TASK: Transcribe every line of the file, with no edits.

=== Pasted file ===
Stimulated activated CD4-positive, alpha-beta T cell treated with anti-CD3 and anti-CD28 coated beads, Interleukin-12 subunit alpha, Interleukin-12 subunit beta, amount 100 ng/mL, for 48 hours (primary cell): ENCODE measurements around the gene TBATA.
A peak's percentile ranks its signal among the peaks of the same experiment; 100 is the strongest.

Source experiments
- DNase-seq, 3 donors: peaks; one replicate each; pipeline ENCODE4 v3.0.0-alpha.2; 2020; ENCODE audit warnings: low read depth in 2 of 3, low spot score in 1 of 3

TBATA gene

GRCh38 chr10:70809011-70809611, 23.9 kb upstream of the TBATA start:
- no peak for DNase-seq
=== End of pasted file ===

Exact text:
Stimulated activated CD4-positive, alpha-beta T cell treated with anti-CD3 and anti-CD28 coated beads, Interleukin-12 subunit alpha, Interleukin-12 subunit beta, amount 100 ng/mL, for 48 hours (primary cell): ENCODE measurements around the gene TBATA.
A peak's percentile ranks its signal among the peaks of the same experiment; 100 is the strongest.

Source experiments
- DNase-seq, 3 donors: peaks; one replicate each; pipeline ENCODE4 v3.0.0-alpha.2; 2020; ENCODE audit warnings: low read depth in 2 of 3, low spot score in 1 of 3

TBATA gene

GRCh38 chr10:70809011-70809611, 23.9 kb upstream of the TBATA start:
- no peak for DNase-seq